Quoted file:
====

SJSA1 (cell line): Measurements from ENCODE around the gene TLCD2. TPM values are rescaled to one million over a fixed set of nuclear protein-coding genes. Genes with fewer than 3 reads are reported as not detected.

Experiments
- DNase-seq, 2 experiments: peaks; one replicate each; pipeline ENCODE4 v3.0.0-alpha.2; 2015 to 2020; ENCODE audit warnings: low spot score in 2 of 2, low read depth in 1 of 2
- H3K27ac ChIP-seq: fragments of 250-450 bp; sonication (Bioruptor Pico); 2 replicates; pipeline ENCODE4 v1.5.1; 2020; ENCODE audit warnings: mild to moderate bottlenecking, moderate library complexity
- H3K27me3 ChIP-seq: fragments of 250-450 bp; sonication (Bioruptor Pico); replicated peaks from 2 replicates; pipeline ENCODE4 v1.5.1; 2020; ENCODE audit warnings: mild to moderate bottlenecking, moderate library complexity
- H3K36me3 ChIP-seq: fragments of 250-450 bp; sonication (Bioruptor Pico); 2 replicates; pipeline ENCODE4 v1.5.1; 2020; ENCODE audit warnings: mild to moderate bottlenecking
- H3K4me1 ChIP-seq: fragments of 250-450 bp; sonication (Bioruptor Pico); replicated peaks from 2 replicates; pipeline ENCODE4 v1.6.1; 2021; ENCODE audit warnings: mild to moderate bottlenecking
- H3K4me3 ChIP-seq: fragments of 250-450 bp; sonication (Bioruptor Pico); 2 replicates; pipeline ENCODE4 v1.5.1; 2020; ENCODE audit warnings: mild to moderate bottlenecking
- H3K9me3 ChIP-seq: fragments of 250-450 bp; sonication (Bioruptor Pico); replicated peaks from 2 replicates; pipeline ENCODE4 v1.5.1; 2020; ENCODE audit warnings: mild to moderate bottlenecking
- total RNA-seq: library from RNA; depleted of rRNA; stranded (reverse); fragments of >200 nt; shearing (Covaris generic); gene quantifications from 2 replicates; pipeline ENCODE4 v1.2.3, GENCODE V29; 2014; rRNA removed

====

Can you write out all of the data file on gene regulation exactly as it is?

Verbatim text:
SJSA1 (cell line): Measurements from ENCODE around the gene TLCD2. TPM values are rescaled to one million over a fixed set of nuclear protein-coding genes. Genes with fewer than 3 reads are reported as not detected.

Experiments
- DNase-seq, 2 experiments: peaks; one replicate each; pipeline ENCODE4 v3.0.0-alpha.2; 2015 to 2020; ENCODE audit warnings: low spot score in 2 of 2, low read depth in 1 of 2
- H3K27ac ChIP-seq: fragments of 250-450 bp; sonication (Bioruptor Pico); 2 replicates; pipeline ENCODE4 v1.5.1; 2020; ENCODE audit warnings: mild to moderate bottlenecking, moderate library complexity
- H3K27me3 ChIP-seq: fragments of 250-450 bp; sonication (Bioruptor Pico); replicated peaks from 2 replicates; pipeline ENCODE4 v1.5.1; 2020; ENCODE audit warnings: mild to moderate bottlenecking, moderate library complexity
- H3K36me3 ChIP-seq: fragments of 250-450 bp; sonication (Bioruptor Pico); 2 replicates; pipeline ENCODE4 v1.5.1; 2020; ENCODE audit warnings: mild to moderate bottlenecking
- H3K4me1 ChIP-seq: fragments of 250-450 bp; sonication (Bioruptor Pico); replicated peaks from 2 replicates; pipeline ENCODE4 v1.6.1; 2021; ENCODE audit warnings: mild to moderate bottlenecking
- H3K4me3 ChIP-seq: fragments of 250-450 bp; sonication (Bioruptor Pico); 2 replicates; pipeline ENCODE4 v1.5.1; 2020; ENCODE audit warnings: mild to moderate bottlenecking
- H3K9me3 ChIP-seq: fragments of 250-450 bp; sonication (Bioruptor Pico); replicated peaks from 2 replicates; pipeline ENCODE4 v1.5.1; 2020; ENCODE audit warnings: mild to moderate bottlenecking
- total RNA-seq: library from RNA; depleted of rRNA; stranded (reverse); fragments of >200 nt; shearing (Covaris generic); gene quantifications from 2 replicates; pipeline ENCODE4 v1.2.3, GENCODE V29; 2014; rRNA removed